Cincinnati has one chef who has earned the culinary love of the city above all others, and Jean-Robert de Cavel has similarly shown his love of our town through continuing charity work and support for young chefs while creating fabulous food. When Jean-Robert at Pigall’s closed in February 2009 there were many disheartened souls, but slowly, rumors circulated of a new venue while he worked as Chef-in-Residence at Midwest Culinary Institute. After unfortunate legal wrangling postponed opening dates, Jean-Robert’s Table finally launched in August 2010 and quickly became a favored venue. As dining preferences have skewed casual, this is more of a bistro than four-star formal of his past. Our bailliage made a much anticipated visit on February 20, 2011 and filled the space for a night of great camaraderie and exquisite dining pleasure.
We arrived to a flurry of appetizers: garlic escargot stuffed new potato, papaya ceviche on spoons, ham-gruyere-chicken confit grilled mini-sandwiches, quail egg and smoked salmon crostinis, and chorizo stuffed figs. Flutes were presented of Delamotte Champagne, from the uber-producer of Salon in Le Mesnil-sur-Oger, which was rich and almost buttery to a decadent degree. Our first course of Maine lobster salad with pomegranate, grapefruit, red cabbage, and snow pea slaw was a fantastic combination with a savory tart note from aioli, matched with a well balanced Régis Minet Pouilly-Fumé Vieilles Vignes.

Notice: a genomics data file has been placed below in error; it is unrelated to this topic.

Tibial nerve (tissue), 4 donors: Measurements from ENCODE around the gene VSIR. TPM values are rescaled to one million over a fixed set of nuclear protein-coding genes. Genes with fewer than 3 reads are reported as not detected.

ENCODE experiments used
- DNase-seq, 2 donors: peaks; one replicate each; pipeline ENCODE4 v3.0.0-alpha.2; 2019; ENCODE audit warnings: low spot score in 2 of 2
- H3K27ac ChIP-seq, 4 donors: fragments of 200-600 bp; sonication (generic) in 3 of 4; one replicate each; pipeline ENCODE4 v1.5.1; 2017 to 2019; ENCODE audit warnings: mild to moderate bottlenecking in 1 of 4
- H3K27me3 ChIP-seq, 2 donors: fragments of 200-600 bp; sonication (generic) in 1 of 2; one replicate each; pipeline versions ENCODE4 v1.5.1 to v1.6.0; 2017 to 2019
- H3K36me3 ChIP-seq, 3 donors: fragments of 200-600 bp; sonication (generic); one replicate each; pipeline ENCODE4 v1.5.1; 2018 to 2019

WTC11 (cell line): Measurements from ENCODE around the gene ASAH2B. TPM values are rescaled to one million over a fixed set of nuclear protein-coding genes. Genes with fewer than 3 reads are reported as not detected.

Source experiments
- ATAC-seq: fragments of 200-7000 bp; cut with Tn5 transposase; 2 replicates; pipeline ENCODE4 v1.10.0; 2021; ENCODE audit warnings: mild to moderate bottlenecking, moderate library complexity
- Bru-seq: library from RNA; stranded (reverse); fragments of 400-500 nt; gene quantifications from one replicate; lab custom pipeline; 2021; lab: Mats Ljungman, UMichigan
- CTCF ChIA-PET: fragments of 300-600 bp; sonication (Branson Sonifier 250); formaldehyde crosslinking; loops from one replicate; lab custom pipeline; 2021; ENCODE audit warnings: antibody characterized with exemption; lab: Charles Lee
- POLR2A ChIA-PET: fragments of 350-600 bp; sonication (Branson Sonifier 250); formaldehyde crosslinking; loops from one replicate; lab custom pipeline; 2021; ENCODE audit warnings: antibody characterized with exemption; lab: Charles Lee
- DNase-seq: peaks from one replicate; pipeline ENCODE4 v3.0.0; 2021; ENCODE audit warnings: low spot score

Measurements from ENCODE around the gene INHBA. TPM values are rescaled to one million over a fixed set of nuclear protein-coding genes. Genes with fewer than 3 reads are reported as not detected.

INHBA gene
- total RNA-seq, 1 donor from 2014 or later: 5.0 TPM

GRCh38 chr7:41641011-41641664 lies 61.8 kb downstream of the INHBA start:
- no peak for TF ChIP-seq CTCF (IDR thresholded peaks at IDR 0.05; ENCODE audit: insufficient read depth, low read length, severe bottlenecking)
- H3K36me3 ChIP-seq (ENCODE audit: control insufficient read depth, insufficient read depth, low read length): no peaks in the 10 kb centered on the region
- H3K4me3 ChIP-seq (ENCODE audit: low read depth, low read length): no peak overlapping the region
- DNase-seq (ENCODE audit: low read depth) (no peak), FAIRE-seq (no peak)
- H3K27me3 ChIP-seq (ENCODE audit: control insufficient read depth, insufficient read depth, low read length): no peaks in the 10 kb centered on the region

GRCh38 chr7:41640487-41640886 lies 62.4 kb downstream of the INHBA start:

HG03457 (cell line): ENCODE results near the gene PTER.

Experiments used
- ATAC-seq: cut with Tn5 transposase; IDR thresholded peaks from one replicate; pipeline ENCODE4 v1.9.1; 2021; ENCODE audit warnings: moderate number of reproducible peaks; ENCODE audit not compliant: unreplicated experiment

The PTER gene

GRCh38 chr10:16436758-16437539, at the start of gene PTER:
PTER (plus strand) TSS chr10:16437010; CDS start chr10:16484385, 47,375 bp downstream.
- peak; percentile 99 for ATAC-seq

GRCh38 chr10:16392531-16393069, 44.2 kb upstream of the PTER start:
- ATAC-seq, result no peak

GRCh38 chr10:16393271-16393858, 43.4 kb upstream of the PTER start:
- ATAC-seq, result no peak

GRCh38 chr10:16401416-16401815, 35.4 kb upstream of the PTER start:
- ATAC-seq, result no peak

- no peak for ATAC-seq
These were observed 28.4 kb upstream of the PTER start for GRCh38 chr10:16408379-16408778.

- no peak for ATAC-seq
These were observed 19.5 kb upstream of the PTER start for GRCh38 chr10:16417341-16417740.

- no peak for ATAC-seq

Next up was duck confit and foie gras with apple, blue cheese, and quinoa all wrapped in phyllo for a savory, complex construction that paired nicely with a floral, palate cleansing Schloss Vollrads Spätlese. Controversy came next in the form of Boston sole with truffle sauce served with Vieux Télégraphe La Crau Châteauneuf-du-Pape. Some thought this was a “bridge too far” while others found it their favorite for the night!
Conversely, the entrée of venison with potatoes gratin, mushroom, fondue of cabbage, goat cheese flan, chestnut puree, and cranberry chutney met universal acclaim with so many wonderful sensations that one had to keep sampling to discover more flavors, textures, and aromas. This was served with a hearty Australian Grenache from Clarendon Hills, sourced from 86 year old vines. Licorice, eucalyptus, and hints at Côte Rôtie with a wild character made this the high point of the evening. A finale of assorted sweets from pastry chef Karen Crawford gave a filling conclusion and we gave accolades to find a seat at the welcome table for some culinary salvation!
J.T. Mayer, Chargé de Presse Provincial Midwest